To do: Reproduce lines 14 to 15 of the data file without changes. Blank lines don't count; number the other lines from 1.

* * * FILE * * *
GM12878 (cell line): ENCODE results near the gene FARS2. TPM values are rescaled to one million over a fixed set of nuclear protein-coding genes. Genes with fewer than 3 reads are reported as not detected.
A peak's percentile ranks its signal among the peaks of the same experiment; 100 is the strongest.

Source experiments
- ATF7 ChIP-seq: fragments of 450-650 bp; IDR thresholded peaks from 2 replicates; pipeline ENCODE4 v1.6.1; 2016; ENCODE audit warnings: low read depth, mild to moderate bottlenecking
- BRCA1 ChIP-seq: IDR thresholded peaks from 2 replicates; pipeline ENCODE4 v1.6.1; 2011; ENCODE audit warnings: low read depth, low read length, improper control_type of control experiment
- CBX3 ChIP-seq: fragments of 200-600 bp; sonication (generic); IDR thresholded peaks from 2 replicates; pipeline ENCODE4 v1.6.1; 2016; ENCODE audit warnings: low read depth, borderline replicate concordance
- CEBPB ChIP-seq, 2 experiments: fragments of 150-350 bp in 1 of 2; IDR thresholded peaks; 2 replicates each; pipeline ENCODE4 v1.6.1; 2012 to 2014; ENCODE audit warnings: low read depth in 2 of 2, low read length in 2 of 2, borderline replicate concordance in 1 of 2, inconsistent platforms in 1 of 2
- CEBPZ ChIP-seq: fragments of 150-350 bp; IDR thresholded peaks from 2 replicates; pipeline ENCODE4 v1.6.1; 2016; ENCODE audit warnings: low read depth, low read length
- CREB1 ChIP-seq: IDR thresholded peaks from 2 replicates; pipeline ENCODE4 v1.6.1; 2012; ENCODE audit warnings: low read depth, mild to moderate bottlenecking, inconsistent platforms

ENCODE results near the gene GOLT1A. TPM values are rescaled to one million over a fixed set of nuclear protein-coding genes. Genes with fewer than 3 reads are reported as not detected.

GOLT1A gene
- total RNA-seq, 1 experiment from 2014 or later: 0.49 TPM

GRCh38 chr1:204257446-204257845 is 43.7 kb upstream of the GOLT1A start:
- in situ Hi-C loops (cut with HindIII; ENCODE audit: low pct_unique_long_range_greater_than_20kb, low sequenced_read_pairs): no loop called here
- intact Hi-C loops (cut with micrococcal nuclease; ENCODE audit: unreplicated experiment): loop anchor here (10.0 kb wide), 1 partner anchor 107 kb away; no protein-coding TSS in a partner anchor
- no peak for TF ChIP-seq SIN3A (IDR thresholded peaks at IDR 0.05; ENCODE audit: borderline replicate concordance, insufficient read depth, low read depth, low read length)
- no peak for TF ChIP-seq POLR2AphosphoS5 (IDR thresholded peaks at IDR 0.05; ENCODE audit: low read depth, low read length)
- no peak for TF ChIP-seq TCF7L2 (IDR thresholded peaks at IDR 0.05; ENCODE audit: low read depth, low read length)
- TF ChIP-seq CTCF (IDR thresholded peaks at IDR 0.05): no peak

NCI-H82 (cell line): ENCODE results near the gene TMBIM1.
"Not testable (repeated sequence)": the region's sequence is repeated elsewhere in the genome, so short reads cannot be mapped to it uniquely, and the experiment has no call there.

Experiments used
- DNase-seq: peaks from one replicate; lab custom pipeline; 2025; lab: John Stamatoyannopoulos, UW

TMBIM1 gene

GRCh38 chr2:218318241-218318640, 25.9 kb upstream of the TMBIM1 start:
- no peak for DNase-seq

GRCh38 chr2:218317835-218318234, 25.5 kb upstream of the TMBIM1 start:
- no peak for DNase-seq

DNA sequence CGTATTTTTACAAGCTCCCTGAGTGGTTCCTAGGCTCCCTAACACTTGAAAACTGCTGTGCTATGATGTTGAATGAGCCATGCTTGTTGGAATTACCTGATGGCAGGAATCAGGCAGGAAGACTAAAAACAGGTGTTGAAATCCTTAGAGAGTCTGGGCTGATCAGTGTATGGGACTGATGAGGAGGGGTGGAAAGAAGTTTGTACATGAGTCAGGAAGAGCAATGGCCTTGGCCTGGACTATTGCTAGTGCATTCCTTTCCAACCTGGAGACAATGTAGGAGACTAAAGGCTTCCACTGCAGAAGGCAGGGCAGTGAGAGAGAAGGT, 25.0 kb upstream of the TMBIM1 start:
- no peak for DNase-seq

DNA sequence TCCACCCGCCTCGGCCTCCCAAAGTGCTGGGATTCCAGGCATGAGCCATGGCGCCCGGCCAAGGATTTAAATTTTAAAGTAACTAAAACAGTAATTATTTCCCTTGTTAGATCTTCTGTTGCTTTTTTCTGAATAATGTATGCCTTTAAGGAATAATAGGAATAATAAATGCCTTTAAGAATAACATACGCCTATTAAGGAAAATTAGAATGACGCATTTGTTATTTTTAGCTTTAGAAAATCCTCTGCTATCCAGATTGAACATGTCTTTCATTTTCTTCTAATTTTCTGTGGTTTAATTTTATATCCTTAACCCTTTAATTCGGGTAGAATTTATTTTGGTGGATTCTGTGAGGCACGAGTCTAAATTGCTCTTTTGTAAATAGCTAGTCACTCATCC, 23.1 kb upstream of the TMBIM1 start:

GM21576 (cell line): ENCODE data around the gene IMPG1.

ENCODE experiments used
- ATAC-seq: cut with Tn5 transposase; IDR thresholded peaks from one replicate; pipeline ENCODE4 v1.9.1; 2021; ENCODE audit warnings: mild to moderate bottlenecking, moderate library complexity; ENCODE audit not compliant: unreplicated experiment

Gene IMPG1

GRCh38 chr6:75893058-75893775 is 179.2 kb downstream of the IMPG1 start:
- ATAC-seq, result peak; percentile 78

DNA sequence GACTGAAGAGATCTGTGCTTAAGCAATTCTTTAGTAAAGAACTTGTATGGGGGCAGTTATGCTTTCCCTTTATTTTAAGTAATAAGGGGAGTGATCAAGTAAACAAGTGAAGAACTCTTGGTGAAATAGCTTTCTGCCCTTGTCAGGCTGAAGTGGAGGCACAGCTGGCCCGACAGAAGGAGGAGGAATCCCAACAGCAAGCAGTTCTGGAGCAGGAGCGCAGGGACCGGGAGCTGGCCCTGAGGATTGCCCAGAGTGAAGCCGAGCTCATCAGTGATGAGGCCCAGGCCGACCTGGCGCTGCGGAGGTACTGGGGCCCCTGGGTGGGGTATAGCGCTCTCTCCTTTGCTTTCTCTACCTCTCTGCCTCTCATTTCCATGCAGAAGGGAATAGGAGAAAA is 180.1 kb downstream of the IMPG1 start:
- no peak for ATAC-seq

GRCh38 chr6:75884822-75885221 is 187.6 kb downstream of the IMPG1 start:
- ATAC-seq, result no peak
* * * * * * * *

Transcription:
- in situ Hi-C loops (cut with HindIII; ENCODE audit: low pct_unique_long_range_greater_than_20kb, low sequenced_read_pairs): no loop called here
- intact Hi-C loops (cut with micrococcal nuclease; ENCODE audit: unreplicated experiment): loop anchor here (10.0 kb wide), 1 partner anchor 107 kb away; no protein-coding TSS in a partner anchor